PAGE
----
A PREMIUM TIMES’ check revealed that 43 out of the 91 political parties scored below 5, 000 votes.

The worst of all the parties is We The People of Nigeria (WTPN), which recorded only 732 votes.

A sum of the 43 parties’ scores also showed that they did not receive up to 0.02 per cent of the total votes of the winning candidate.

Fate of these political parties

Last week,The Punch newspaper reported that the electoral commission said it would review the parties that participated in the general elections.

The National Commissioner and Chairman, Information and Voter Education Committee, Festus Okoye, added that the commission would commence the process of delisting weak parties at the conclusion of the supplementary elections and petitions filed at various electoral tribunals.

The INEC chief said while the paramount interest of the commission was the conduct of free, fair and credible elections, the conduct of such elections was a multi-stakeholder venture.

“A review of the performances of the parties can not be done immediately because any party stood a chance of victory in the reruns or at the tribunals,” Mr Okoye said.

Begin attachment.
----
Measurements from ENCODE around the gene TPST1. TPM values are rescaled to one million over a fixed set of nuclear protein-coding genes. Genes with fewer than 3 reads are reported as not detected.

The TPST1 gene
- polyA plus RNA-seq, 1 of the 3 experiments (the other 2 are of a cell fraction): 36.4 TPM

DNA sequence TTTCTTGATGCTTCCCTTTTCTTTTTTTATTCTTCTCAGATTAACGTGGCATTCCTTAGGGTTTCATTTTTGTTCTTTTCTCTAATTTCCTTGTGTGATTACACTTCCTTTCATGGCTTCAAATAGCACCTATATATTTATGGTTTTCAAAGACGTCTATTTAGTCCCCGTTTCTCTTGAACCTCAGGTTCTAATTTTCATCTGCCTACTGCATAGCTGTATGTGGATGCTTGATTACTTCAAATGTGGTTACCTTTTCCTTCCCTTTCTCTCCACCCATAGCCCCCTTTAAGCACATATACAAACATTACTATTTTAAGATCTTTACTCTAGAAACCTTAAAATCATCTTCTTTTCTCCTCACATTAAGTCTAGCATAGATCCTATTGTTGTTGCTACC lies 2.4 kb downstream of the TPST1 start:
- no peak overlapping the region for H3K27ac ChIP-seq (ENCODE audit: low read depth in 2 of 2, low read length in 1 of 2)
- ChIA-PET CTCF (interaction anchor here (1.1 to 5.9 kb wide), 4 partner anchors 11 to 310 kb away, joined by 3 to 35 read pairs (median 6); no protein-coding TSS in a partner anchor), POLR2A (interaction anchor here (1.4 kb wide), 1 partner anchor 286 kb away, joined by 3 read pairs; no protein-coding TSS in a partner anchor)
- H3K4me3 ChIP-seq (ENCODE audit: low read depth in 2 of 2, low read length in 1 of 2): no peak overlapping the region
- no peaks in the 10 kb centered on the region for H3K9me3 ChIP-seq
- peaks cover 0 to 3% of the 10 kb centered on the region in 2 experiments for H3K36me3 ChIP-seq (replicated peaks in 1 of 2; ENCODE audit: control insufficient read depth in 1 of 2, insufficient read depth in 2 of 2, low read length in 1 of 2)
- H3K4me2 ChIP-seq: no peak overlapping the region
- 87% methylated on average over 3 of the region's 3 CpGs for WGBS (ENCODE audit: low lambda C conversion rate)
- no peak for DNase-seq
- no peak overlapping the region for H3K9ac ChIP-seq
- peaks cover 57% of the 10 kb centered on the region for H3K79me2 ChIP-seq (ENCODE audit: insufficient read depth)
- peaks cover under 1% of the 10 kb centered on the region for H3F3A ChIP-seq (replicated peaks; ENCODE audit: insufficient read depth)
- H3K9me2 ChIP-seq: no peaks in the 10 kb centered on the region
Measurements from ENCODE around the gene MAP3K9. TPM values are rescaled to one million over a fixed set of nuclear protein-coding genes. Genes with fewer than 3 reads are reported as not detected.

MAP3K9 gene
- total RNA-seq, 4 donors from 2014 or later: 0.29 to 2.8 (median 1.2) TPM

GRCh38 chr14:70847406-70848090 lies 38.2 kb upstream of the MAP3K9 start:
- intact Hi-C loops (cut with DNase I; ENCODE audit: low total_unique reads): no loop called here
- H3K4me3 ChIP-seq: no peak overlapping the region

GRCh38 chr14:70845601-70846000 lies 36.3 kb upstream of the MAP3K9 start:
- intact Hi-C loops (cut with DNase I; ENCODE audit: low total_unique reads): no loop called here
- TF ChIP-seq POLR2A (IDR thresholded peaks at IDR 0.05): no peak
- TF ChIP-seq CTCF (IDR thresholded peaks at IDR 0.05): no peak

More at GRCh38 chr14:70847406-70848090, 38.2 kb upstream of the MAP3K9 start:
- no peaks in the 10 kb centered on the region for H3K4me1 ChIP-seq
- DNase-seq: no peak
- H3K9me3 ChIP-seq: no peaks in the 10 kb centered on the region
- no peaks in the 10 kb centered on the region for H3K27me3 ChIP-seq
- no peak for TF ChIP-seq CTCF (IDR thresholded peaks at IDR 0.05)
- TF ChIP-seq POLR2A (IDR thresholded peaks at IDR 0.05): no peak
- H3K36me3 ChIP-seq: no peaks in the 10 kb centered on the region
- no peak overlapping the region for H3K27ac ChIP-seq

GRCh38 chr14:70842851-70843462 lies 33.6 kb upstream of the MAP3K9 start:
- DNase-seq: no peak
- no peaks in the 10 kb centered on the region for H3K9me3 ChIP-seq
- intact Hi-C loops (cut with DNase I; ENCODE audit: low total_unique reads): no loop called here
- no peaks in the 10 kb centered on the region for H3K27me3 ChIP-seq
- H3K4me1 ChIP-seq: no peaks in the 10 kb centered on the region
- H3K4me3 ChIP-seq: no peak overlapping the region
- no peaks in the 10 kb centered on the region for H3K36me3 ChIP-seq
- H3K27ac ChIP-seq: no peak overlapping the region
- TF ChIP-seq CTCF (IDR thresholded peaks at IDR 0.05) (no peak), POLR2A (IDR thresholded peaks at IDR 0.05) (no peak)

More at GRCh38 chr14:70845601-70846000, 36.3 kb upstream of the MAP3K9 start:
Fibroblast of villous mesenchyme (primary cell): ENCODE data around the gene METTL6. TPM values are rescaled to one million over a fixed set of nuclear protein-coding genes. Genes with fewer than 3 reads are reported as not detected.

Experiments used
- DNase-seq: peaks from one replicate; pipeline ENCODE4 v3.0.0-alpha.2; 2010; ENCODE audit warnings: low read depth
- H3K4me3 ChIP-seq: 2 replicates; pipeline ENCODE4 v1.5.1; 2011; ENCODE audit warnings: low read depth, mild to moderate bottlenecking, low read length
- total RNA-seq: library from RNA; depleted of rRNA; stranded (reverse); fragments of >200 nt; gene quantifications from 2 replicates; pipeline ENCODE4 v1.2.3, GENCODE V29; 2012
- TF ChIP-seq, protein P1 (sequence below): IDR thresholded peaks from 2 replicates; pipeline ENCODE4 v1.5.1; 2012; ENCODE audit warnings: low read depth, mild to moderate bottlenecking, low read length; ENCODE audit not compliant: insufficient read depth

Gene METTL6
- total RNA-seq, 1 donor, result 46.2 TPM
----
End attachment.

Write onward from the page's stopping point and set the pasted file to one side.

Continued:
But the Director of Center for Democracy and Development (CDD), Idayat Hassan, disagreed with INEC on the plan. She advised INEC to instead enforce guidelines for access to ballot.

She said this while speaking to PREMIUM TIMES in a phone interview on Thursday.

“These political parties cannot be scrapped because the court has ruled severally that they cannot be denied freedom of association,” she said.

“All we need is rules on access to the ballot as a political party. How you can exist and the criteria,” she said.

Ms Hassan said for a political party to have less than 5000 votes in a country, its visibility is questionable. But it cannot be deregistered,” she insisted.

She said these political parties can be built but as optional parties that will be strong at local level.

The director noted that some candidates of these political parties had no intention of winning but rather for the sake of appreciation as a former presidential candidate.

“Some of them did not campaign. Did you see any posters of some candidates of these parties? They were more or less on the paper,” she said.

“We did not have more than 10 candidates who put up any form of thing they can bring up apart from the two dominant political parties,” Ms Hassan said.

Also, a research associate at Selonnes Consult, Chima Christian, said the National Assembly should review the constitution on requirements for candidates for elective positions.